The Pandemic’s Impacts On CUNY And Its Students

Like a majority of college students, Hunter College student Marissa Cronin had never taken an online class before — that is until the coronavirus pandemic hit and every CUNY college abruptly shifted to remote learning.

Hunter College’s 68th Street Campus.
Photo by Afia Eama

While many college campuses in the city allowed students back on campus by the fall of 2020, CUNY classes remained largely remote with some exceptions. For Cronin, that meant her entire junior year of college was spent tuning into class from her house. 

This spring, Cronin said one professor set up a live course as an asynchronous class, where students do not attend a live lecture and instead complete coursework on their own time. 

“I forgot we had a midterm during class time, so I completely skipped my midterm and I got a zero,” Cronin said. “I realized like five minutes after. That is something I never would’ve done in-person at all.”

The professor drops the lowest test grade, so Cronin said her moment of panic wavered quickly. 

“Online learning during a pandemic is better than no learning, but it obviously cannot live up to in-person classes, especially discussion-based classes,” she said. 

Remote learning comes with challenges like staying on top of classwork, technical issues, and a lack of social interaction with professors and peers, according to InsiderEd. All that on top of the challenges students are facing due to the pandemic like financial burdens, the passing of loved ones, and food insecurity have pushed some students like freshman Jannatun Nazifa to consider taking a semester off.  

After a semester of online classes, Nazifa said she considered taking a semester off until in-person classes resumed. Nazifa grew frustrated over her online courses and between them and not being able to go outside.

“There is no scope to make friends, have study groups, talk to them about homework,” she said. “That affects my ability to understand the course material.” 

The computer science major said she did not end up taking a semester off, partly because of her parents, but also because staying in college means staying occupied. 

“The thought of taking a semester off crossed my mind multiple times because of my mental health,” she said. “Since the pandemic happened, I just feel very weary and heavy inside.”

About a quarter of 2020 highschool graduates delayed their college plans, according to a survey from Junior Achievement and Citizens, an education nonprofit. The most common cause was financial struggles. 

National college enrollment dropped by 2.5% in the fall of 2020, twice the rate of decline compared to 2019, according to the National Student Clearinghouse Research Center. CUNY saw about a 2.9% decline, similar to national rates, according to a university financial report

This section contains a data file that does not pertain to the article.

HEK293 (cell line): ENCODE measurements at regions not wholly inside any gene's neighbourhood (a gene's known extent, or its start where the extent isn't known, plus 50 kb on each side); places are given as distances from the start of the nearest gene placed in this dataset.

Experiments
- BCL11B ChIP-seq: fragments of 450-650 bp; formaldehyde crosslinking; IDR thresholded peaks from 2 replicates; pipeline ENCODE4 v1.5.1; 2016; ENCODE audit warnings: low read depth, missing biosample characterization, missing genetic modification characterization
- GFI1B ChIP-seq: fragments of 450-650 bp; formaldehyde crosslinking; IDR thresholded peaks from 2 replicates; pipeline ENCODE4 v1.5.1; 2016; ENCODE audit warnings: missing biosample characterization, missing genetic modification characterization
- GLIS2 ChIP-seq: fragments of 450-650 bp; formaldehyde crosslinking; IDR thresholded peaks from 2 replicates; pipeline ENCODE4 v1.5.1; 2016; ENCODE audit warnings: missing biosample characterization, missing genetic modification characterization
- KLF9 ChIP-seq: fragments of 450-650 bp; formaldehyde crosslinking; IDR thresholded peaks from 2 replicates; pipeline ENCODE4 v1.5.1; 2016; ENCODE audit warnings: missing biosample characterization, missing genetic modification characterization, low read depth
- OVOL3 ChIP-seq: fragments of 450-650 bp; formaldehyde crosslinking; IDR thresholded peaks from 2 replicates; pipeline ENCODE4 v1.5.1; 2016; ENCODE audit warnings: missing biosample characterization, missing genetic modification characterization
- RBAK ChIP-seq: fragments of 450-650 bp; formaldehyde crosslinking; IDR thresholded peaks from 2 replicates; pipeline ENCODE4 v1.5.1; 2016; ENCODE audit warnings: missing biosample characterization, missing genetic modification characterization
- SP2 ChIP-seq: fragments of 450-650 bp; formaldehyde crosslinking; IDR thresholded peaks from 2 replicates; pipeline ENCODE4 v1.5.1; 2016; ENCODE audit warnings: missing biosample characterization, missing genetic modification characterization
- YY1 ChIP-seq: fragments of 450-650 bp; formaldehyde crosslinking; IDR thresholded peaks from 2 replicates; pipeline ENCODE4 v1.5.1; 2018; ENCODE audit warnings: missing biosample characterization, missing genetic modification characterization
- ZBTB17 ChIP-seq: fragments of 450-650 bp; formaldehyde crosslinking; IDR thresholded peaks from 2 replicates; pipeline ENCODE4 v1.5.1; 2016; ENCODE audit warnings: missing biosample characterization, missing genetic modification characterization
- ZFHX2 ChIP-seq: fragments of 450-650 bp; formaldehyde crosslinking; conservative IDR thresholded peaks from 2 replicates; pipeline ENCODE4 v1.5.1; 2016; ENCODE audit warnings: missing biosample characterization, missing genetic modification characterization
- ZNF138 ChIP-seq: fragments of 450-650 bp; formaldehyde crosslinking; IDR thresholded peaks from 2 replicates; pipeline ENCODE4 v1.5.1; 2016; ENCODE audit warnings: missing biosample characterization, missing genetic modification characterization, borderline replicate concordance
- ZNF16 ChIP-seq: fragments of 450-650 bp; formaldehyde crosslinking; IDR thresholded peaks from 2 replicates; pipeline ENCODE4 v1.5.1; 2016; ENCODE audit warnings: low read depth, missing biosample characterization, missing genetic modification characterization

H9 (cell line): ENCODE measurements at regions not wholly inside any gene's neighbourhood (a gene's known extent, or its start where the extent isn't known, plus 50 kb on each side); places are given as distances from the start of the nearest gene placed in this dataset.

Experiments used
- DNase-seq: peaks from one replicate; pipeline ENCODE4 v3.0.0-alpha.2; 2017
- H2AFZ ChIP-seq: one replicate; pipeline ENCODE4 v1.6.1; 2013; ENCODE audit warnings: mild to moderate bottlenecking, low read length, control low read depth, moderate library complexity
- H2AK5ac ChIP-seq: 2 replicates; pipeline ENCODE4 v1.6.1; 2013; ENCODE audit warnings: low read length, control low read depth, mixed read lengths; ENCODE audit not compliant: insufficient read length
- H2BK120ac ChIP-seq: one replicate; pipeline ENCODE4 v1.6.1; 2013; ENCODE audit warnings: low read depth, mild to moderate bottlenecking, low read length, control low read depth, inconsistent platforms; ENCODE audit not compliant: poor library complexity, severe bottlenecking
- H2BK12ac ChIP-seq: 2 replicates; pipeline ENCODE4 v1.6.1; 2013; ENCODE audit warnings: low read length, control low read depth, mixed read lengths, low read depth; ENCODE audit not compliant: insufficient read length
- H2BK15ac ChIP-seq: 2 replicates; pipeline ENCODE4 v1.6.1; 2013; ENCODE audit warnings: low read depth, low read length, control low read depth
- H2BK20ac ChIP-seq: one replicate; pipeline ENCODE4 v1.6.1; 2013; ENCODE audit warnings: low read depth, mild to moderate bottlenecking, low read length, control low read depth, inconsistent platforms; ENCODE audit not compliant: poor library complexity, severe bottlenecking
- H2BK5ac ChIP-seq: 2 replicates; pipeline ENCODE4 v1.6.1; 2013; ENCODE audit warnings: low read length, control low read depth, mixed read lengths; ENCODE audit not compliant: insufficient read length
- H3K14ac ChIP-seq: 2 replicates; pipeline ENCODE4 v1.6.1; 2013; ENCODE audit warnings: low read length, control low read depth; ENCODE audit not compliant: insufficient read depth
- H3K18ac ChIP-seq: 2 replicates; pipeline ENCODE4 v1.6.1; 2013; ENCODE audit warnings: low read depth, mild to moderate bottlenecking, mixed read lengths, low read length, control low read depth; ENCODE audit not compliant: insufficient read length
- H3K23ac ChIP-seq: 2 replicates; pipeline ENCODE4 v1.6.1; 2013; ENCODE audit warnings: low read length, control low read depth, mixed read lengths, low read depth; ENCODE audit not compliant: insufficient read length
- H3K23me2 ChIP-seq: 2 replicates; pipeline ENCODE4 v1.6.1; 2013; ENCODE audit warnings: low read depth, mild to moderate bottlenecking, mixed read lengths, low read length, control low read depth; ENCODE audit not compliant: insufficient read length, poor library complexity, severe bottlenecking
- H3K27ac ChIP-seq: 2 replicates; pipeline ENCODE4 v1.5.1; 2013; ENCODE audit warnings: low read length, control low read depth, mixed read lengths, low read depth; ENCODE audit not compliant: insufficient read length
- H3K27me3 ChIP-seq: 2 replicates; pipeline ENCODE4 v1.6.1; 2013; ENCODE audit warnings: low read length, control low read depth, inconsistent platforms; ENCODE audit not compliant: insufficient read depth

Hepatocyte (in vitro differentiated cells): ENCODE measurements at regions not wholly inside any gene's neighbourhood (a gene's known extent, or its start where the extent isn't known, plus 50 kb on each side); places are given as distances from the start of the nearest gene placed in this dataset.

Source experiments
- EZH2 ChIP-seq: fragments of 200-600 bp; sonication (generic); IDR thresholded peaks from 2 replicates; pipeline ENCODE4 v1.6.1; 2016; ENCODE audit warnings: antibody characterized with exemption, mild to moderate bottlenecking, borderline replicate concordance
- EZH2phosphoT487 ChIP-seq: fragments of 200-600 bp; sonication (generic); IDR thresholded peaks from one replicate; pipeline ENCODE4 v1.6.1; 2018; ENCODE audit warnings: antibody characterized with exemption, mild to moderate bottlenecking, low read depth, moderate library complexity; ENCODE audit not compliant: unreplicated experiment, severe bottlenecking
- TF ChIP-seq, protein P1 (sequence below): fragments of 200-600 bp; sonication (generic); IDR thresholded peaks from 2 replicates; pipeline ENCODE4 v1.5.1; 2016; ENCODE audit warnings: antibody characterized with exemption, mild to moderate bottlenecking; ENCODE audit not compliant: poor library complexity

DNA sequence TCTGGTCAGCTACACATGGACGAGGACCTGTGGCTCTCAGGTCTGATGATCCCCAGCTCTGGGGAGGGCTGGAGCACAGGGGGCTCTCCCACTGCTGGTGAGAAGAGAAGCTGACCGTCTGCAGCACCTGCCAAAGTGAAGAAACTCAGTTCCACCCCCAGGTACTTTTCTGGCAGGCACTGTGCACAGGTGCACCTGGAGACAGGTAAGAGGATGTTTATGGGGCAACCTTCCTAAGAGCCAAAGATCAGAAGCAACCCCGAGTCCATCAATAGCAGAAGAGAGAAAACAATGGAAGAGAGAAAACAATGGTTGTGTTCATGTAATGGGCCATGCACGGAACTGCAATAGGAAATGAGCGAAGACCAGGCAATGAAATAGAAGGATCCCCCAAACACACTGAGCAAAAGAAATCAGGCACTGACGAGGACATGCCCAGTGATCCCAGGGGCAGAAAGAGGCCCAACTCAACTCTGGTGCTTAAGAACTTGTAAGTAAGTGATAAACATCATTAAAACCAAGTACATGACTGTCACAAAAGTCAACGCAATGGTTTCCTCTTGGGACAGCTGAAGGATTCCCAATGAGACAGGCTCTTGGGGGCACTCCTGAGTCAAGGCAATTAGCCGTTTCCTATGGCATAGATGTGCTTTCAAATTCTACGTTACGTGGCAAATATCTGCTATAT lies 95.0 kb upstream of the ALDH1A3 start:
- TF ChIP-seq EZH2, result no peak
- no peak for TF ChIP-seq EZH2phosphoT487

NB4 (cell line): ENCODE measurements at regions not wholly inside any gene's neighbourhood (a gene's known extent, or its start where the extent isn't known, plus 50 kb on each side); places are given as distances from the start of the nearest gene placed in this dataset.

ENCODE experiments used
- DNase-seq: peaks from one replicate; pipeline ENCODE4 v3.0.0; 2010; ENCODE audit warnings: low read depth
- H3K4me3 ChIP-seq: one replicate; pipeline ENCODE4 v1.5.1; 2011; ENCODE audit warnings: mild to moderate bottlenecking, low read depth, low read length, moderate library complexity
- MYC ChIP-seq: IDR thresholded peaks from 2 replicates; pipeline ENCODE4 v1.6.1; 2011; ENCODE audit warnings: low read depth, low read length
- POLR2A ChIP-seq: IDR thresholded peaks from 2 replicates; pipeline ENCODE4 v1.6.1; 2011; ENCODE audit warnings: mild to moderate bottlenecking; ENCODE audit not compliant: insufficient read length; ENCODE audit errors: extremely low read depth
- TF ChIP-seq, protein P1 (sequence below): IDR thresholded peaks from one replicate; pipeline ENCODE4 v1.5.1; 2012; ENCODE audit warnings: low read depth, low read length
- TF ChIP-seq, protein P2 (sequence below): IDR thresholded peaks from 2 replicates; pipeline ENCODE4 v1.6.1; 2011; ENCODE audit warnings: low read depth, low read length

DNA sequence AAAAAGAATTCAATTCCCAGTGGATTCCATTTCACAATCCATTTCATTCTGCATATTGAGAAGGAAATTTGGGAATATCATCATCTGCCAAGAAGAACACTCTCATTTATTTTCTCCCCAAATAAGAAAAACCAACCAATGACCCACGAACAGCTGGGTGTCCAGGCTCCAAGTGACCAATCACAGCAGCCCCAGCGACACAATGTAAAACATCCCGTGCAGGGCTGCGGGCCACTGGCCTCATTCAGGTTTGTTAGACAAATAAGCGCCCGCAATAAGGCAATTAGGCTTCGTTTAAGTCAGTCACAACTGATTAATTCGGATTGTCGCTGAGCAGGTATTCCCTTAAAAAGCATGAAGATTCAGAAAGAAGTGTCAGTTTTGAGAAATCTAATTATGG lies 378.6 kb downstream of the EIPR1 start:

Overall enrollment in CUNY’s four-year colleges increased about 1%, according to the report. The enrollment was measured by FTE, a count of students enrolled for one full academic year, as calculated by credit hours.

Only four senior colleges had drops in enrollment, including City College, Medgar Evars, York College, and the NYC College of Technology, with the highest decline of about 850 FTE enrollment. Community colleges saw a 12% decline. 

Enrollment at Hunter, on the other hand, rose from 23,193 in 2019 to 24,052 in 2020, according to the report. The retention rate, which refers to the percentage of freshmen students enrolled in one fall semester who return the following year without graduating, was declining pre-pandemic at Hunter. In 2018 it was 81% — lower than it had been in the past decade, according to CUNY retention data.

When enrollment declined, CUNY’s revenue followed. According to the financial report, revenue collections were projected to decrease by 2% or $30 million into 2021. Since 2019, CUNY “community colleges have experienced $68.7 million in tuition revenue losses,” the report states. 

However, the university is projected to end 2021 in a positive condition due to money from the federal government, according to the report.

“Enrollment declines and negative financial impacts of the COVID-19 pandemic have created or exacerbated instability at some individual colleges, particularly once the federal funds are exhausted,” the report stated. Many colleges have to “utilize a large portion” of their funds to get by due to coronavirus’ impacts on revenue. 

CUNY is reopening this fall and requiring vaccinations for everyone with in-person classes,  according to an email from Chancellor Felix Matos Rodriguez.

“I cannot say it strongly enough: This is the most important thing each of us can do to keep the coronavirus under control moving forward,” Rodriguez wrote.